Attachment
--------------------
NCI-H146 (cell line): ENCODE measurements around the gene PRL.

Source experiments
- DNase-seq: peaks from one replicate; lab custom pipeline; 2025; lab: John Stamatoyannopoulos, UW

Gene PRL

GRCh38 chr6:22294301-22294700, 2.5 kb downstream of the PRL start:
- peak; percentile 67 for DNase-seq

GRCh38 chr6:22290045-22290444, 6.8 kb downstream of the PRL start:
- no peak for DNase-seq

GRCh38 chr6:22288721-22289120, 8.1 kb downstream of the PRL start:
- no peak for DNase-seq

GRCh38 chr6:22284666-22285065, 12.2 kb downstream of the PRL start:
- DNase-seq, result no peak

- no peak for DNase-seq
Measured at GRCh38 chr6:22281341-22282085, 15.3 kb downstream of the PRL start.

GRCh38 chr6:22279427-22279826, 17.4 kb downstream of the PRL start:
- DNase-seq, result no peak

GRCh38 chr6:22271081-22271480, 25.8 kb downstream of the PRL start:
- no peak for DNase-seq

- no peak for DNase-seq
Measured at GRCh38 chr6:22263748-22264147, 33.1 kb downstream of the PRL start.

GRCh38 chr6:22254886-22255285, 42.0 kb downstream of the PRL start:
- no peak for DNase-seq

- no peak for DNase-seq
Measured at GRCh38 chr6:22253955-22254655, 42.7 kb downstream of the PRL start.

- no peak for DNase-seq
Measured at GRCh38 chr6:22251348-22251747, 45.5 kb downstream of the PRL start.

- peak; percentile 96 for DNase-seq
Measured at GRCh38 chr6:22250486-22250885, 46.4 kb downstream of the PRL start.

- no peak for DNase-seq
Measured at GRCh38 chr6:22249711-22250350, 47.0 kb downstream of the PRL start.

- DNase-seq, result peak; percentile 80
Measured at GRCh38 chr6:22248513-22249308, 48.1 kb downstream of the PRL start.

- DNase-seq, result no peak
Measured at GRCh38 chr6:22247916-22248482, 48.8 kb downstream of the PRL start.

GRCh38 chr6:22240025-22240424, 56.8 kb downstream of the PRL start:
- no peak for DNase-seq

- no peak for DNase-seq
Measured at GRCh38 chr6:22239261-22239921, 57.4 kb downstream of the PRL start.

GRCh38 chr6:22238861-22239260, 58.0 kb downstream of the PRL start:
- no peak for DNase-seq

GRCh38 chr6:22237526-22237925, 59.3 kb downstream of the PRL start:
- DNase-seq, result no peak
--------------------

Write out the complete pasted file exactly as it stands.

NCI-H146 (cell line): ENCODE measurements around the gene PRL.

Source experiments
- DNase-seq: peaks from one replicate; lab custom pipeline; 2025; lab: John Stamatoyannopoulos, UW

Gene PRL

GRCh38 chr6:22294301-22294700, 2.5 kb downstream of the PRL start:
- peak; percentile 67 for DNase-seq

GRCh38 chr6:22290045-22290444, 6.8 kb downstream of the PRL start:
- no peak for DNase-seq

GRCh38 chr6:22288721-22289120, 8.1 kb downstream of the PRL start:
- no peak for DNase-seq

GRCh38 chr6:22284666-22285065, 12.2 kb downstream of the PRL start:
- DNase-seq, result no peak

- no peak for DNase-seq
Measured at GRCh38 chr6:22281341-22282085, 15.3 kb downstream of the PRL start.

GRCh38 chr6:22279427-22279826, 17.4 kb downstream of the PRL start:
- DNase-seq, result no peak

GRCh38 chr6:22271081-22271480, 25.8 kb downstream of the PRL start:
- no peak for DNase-seq

- no peak for DNase-seq
Measured at GRCh38 chr6:22263748-22264147, 33.1 kb downstream of the PRL start.

GRCh38 chr6:22254886-22255285, 42.0 kb downstream of the PRL start:
- no peak for DNase-seq

- no peak for DNase-seq
Measured at GRCh38 chr6:22253955-22254655, 42.7 kb downstream of the PRL start.

- no peak for DNase-seq
Measured at GRCh38 chr6:22251348-22251747, 45.5 kb downstream of the PRL start.

- peak; percentile 96 for DNase-seq
Measured at GRCh38 chr6:22250486-22250885, 46.4 kb downstream of the PRL start.

- no peak for DNase-seq
Measured at GRCh38 chr6:22249711-22250350, 47.0 kb downstream of the PRL start.

- DNase-seq, result peak; percentile 80
Measured at GRCh38 chr6:22248513-22249308, 48.1 kb downstream of the PRL start.

- DNase-seq, result no peak
Measured at GRCh38 chr6:22247916-22248482, 48.8 kb downstream of the PRL start.

GRCh38 chr6:22240025-22240424, 56.8 kb downstream of the PRL start:
- no peak for DNase-seq

- no peak for DNase-seq
Measured at GRCh38 chr6:22239261-22239921, 57.4 kb downstream of the PRL start.

GRCh38 chr6:22238861-22239260, 58.0 kb downstream of the PRL start:
- no peak for DNase-seq

GRCh38 chr6:22237526-22237925, 59.3 kb downstream of the PRL start:
- DNase-seq, result no peak